Brecht @ script.vtheatre.net

Meyerhold and Lubimov

No Lubimov' school?

"Second Taganka" (deadborn)

taganka.theatre.ru (Russian mostly).

Vakhtangov and Stanislavsky


http://www.tanika.com/CV-mediaarticles.htm Vladimir Vysotsky


lubimov * Lubimov and Theatre THEORY --

... http://en.wikipedia.org/wiki/Taganka_Theatre

... www.lubimov85.ru/en/bio/

... Yury Lyubimov: Thirty Years at the Taganka Theatre (1964-1994) (Contemporary Theatre Studies, V. 21) (Hardcover) $175 amazon RU-Antohins

... Yury Lyubimov at the Taganka Theatre, 1964-1994 [ ... ]

... http://www.realc.emory.edu/russian/SUNDOWN/Taganka/index.html :

Theatres like Taganka paved the way for a breakthrough to a free, democratic society."
This was said by the current President of Russia Vladimir Putin. This phrase describes the true nature of the existence of the Taganka - it changed with the times. Birgit Beumers points out in the first sentence of his book Yury Lyubimov at the Taganka Theatre that the history of the Taganka is "intrinsically" joined with the history of the Soviet Union. The theatre was established in 1945 by A.K. Plotnikov as a theatre of drama and comedy; from then on it swung from Stalin to Khrushchev - trying to keep up with the times and wants of the leaders.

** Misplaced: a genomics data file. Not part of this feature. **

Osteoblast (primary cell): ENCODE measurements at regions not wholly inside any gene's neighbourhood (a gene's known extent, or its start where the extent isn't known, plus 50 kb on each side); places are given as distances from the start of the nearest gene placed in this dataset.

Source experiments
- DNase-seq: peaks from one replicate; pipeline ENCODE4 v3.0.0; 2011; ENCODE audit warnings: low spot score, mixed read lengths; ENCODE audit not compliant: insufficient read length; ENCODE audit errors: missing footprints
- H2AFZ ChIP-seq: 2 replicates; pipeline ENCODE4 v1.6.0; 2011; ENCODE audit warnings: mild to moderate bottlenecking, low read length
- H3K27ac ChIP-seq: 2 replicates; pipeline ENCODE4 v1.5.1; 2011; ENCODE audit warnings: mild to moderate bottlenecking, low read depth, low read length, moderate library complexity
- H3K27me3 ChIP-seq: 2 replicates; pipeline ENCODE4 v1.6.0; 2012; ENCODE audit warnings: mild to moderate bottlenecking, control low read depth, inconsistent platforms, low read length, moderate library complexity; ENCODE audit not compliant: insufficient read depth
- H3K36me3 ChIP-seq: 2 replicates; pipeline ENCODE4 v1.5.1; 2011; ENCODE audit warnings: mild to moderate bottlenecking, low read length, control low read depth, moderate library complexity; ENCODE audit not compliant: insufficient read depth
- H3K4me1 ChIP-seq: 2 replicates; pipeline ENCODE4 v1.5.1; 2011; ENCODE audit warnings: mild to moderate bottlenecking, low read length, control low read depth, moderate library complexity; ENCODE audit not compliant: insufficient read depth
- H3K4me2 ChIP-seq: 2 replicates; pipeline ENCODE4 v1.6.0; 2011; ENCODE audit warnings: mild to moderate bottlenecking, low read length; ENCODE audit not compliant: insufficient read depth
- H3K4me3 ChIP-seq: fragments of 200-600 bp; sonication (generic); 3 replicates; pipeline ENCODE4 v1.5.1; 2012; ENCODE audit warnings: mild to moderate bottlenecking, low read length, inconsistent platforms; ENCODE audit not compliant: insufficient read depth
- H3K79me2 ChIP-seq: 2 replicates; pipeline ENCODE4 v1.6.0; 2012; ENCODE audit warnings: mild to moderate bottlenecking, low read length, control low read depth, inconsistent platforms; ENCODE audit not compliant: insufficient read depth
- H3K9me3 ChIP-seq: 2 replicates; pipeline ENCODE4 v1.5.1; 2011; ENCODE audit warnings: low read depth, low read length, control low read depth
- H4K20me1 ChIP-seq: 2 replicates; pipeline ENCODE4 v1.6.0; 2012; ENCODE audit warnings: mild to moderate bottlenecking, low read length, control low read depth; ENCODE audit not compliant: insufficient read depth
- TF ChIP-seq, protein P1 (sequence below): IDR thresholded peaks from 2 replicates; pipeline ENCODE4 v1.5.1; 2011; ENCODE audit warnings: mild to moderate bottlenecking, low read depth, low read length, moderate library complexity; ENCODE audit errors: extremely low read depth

The Taganka Theatre cannot be discussed without the mention of its great director and supporter Yury Lyubimov. Lyubimov made a great push for the theatre which before his presence was an ordinary place with a huge debt. Lyubimov changed the image from ordinary to one of the greatest Comedy and Drama theatres in Moscow. Lyubimov was in fact the person who gave the theatre its name - "Taganka."
This name was decided on because of its location on Taganka square. The word "tagan" in Russian means "trivet" or three-legged stand. This name is unique since unlike the other theatres such as Pushkin and Stanislavsky, Taganka is not named after a famous person. In the theatre, Lyubimov created his own selection of plays and adaptations, ones that were unique from the rest of the repertoires in other theatres.
The struggle continued between politics and the theatre all the way up to Yeltsin. Lyubimov and the actor Gubenko fought over the post for director of the theatre. On the eve of the collapse of the Soviet Union, Lyubimov signed a contract with the Moscow mayor which entitled him to the "first refusal" to buy the theatre, and it also introduced a contract system for the actors.
Throughout its history, The Taganka Theatre housed some of the famous actors of Russia such as: Antipov, Davydov, Shapovalov, Borovsky, Filatov and Smekhov. These are just a few actors who can be found in the history of the Taganka.


Film-North * Anatoly Antohin
2005 by vtheatre.net. Permission to link to this site is granted. rate